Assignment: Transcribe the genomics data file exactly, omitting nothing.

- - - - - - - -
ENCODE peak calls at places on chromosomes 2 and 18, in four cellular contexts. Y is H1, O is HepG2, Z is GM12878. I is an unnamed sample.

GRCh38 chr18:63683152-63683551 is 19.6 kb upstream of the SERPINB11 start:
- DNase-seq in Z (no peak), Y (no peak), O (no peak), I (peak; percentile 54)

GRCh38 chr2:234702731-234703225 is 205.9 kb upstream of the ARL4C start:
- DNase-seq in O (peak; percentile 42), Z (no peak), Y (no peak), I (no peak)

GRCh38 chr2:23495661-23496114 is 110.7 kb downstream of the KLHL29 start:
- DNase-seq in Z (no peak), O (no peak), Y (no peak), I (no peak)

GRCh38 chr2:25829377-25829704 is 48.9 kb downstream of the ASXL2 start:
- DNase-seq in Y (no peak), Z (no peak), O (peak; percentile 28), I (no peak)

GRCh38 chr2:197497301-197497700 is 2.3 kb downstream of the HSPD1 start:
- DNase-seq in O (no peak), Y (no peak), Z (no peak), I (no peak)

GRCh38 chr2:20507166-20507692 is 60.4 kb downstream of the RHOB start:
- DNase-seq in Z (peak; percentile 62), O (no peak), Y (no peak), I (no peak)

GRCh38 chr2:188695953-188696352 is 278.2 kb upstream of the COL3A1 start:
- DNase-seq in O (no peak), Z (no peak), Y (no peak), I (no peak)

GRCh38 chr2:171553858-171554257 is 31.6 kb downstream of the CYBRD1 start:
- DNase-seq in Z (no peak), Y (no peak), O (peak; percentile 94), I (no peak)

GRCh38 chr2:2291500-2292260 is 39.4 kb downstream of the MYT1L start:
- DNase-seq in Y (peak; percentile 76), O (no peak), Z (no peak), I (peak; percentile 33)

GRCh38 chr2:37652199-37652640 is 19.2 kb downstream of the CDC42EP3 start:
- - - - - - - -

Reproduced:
ENCODE peak calls at places on chromosomes 2 and 18, in four cellular contexts. Y is H1, O is HepG2, Z is GM12878. I is an unnamed sample.

GRCh38 chr18:63683152-63683551 is 19.6 kb upstream of the SERPINB11 start:
- DNase-seq in Z (no peak), Y (no peak), O (no peak), I (peak; percentile 54)

GRCh38 chr2:234702731-234703225 is 205.9 kb upstream of the ARL4C start:
- DNase-seq in O (peak; percentile 42), Z (no peak), Y (no peak), I (no peak)

GRCh38 chr2:23495661-23496114 is 110.7 kb downstream of the KLHL29 start:
- DNase-seq in Z (no peak), O (no peak), Y (no peak), I (no peak)

GRCh38 chr2:25829377-25829704 is 48.9 kb downstream of the ASXL2 start:
- DNase-seq in Y (no peak), Z (no peak), O (peak; percentile 28), I (no peak)

GRCh38 chr2:197497301-197497700 is 2.3 kb downstream of the HSPD1 start:
- DNase-seq in O (no peak), Y (no peak), Z (no peak), I (no peak)

GRCh38 chr2:20507166-20507692 is 60.4 kb downstream of the RHOB start:
- DNase-seq in Z (peak; percentile 62), O (no peak), Y (no peak), I (no peak)

GRCh38 chr2:188695953-188696352 is 278.2 kb upstream of the COL3A1 start:
- DNase-seq in O (no peak), Z (no peak), Y (no peak), I (no peak)

GRCh38 chr2:171553858-171554257 is 31.6 kb downstream of the CYBRD1 start:
- DNase-seq in Z (no peak), Y (no peak), O (peak; percentile 94), I (no peak)

GRCh38 chr2:2291500-2292260 is 39.4 kb downstream of the MYT1L start:
- DNase-seq in Y (peak; percentile 76), O (no peak), Z (no peak), I (peak; percentile 33)

GRCh38 chr2:37652199-37652640 is 19.2 kb downstream of the CDC42EP3 start: